Scenario 2 in Table 4 shows a complementary scenario. In this case, the relationship among the three conventional power sources and between thermal power generation and renewable energy is substituted as scenario 1. The only difference is the elasticity of substitution of renewable energy for nuclear power and hydropower (these are − 2.50). This case means that nuclear and hydropower generation act as backup loads for renewable energy, while renewable energy acts as a base load in scenario 1.
4.2 Simulation results
Since the change of production of 11 industrial sectors under the three carbon tax scenarios is similar in substitution and complement cases, in this section, the discussion for the 11 industrial sectors in complement scenario is omitted. As shown in Table 5 and Fig. 2, productions of sectors except for other services (S11) are reduced by the carbon tax, and the reduction rate becomes more prominent as the carbon tax increasing. This is consistent with other literature concerning carbon tax. The increase in production of other services (S11) can be attributed to the additional government revenue from the carbon tax since the government’s consumption for other services is substantial.
The result shows that carbon tax induces the substitution of power sources for thermal power generation (see scenario 1 in Table 6 and Fig. 3). The substitution becomes significant as carbon tax increasing. For example, thermal power generation is decreased by 0.391%, and nuclear, hydro and renewable energy are increased by 0.463%, 0.505%, and 2.304%, respectively, in BAU case, while it becomes remarkable by 2000 Yen/CO2 ton of carbon tax (nuclear 3.194%, thermal − 2.658%, hydro 3.484%, and renewable 16.038%, respectively). Despite the substitution, the total production of the electricity industry is decreased, because the share of thermal power generation is the biggest among the power sources.
In the complementary scenario (scenario 2), substitution of renewable energy for thermal power generation is less than that in the substitution scenario (scenario 1). On the other hand, the change rate of nuclear and hydro in power generation becomes higher (see scenario 2 in Table 6 and Fig. 4). As mentioned, scenario 2 indicates that nuclear and hydropower generation is backup loads for renewable energy. Therefore, this result shows that the capacity expansion of backup loads is necessary to increase renewable energy use. Carbon tax induces substitution of renewable energy for thermal power generation, and renewable energy use in power generation increases. In scenario 2, the expansion of renewable energy requires nuclear and hydropower generation as its backup. Thus, a part of the substitution of renewable energy is shifted.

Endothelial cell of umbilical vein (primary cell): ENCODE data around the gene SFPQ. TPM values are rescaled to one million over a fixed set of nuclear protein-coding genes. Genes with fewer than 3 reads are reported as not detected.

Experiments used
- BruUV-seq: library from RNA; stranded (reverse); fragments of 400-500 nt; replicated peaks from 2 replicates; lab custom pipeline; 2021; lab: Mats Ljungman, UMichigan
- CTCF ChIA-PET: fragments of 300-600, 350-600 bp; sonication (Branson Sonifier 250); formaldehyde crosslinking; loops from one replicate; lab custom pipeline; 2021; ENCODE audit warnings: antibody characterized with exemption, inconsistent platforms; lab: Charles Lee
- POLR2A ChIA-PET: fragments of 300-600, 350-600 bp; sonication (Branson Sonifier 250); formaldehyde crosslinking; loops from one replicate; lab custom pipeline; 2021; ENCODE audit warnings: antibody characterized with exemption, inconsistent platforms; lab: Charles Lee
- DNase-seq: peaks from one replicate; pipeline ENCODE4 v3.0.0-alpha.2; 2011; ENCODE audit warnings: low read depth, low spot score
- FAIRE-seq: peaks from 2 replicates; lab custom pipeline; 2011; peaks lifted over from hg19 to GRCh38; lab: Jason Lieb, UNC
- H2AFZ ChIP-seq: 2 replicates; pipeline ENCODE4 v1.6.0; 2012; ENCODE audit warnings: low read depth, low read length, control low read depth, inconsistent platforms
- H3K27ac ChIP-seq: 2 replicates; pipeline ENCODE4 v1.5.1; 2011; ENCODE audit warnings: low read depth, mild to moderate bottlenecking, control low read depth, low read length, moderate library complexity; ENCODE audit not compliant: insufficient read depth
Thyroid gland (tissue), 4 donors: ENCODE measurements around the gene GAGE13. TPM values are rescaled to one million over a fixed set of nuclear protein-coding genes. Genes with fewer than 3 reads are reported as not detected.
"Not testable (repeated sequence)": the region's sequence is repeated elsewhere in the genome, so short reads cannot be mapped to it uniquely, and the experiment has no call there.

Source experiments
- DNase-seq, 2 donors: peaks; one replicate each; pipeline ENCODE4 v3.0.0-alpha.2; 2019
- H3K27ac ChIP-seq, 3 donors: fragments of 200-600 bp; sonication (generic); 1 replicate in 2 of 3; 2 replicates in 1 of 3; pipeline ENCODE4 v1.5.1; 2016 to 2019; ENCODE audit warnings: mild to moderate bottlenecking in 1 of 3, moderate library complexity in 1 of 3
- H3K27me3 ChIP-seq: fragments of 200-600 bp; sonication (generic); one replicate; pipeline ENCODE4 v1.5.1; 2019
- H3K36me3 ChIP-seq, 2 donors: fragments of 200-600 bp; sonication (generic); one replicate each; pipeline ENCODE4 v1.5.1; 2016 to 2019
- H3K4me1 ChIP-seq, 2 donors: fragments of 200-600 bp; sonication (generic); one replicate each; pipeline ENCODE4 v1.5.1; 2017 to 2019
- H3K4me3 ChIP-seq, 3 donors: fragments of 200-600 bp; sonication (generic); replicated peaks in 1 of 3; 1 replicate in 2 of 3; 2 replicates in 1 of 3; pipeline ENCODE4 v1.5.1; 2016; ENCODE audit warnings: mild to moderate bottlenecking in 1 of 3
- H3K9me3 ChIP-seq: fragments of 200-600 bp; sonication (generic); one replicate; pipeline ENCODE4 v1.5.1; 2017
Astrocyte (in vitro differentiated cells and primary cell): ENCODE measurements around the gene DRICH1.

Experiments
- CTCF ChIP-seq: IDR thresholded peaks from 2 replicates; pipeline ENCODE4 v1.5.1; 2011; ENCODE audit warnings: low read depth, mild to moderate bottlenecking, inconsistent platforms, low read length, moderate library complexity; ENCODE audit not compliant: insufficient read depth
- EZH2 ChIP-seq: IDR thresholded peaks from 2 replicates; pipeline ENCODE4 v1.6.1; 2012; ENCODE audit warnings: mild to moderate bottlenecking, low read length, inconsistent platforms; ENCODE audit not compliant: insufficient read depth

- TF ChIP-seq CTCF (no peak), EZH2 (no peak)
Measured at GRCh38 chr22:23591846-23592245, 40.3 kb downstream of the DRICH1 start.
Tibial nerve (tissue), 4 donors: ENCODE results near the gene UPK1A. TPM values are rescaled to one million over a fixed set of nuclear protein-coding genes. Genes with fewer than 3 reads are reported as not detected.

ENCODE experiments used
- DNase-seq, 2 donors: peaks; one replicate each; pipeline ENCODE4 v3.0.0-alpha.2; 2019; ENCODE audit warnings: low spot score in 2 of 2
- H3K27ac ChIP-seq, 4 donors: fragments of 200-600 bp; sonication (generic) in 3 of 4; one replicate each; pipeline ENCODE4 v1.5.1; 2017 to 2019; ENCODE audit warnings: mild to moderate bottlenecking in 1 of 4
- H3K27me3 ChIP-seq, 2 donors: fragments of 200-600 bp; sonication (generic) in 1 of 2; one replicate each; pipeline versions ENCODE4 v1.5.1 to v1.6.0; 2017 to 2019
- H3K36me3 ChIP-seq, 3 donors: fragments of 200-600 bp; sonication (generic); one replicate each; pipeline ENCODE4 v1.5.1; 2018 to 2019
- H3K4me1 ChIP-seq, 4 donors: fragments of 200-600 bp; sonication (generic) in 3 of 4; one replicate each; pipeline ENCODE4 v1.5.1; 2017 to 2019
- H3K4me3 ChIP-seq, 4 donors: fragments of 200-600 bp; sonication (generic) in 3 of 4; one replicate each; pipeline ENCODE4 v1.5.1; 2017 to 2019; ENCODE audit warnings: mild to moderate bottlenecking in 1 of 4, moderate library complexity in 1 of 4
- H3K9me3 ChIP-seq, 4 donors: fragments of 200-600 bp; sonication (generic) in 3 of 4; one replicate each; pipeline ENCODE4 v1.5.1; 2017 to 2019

4.3 Change in GDP and CO_{2} emission
Table 7 shows that the changes in GDP in all cases are negligible. This is attributed to firstly, compensation of the government consumption for other services (S11) to the negative effect of carbon tax on the production (i.e., demand reduction caused by the increase in cost), and secondly, substitution of the increase in labor and capital input for the reduction in the production.
Figure 5 shows that carbon tax merely reduces CO_{2} emission in the entire economy in both scenarios. Even in the case of 2000 Yen/CO_{2} ton, CO_{2} emission is reduced by only 1.8%. This implies that in Japan, a carbon tax is not an effective policy for CO_{2} reduction. Japan is technologically progressed country. Therefore, it seems that this result implies effective production in the perspective of CO_{2} emission may have achieved, even in 2005. Thus, other policies, for example, emission trading, are necessary to accomplish the emission target.
5 Conclusion
This paper suggests another type of CGE model that uses the translog function for modeling of power generation. As an application of the suggested model, the effects of the carbon tax on power generation in substitution and complement scenarios are investigated. To investigate the carbon tax effect in each case, three carbon tax scenarios (289 Yen as BAU, 600 Yen, and 2000 Yen/CO_{2} ton) are compared. The results of the simulation show that industrial production is decreasing and substitution of the power sources for thermal power generation is significant as the carbon tax increases. Moreover, the result suggests that the translog function model is available for analysis of electricity industry under environmental policies.
Table 6, Figs. 3 and 4 show small differences between scenario 1 (substitution) and scenario 2 (complement). This paper does not assume extremely high or low elasticity of substitution among the power source. Therefore, the results are shown in this study reflect a realistic situation, and these small differences do not undermine the value of our model. Above all, while the multilayered CES model needs assumptions about the aggregate structure, the translog model does not, because this is second order Taylor approximation of any function.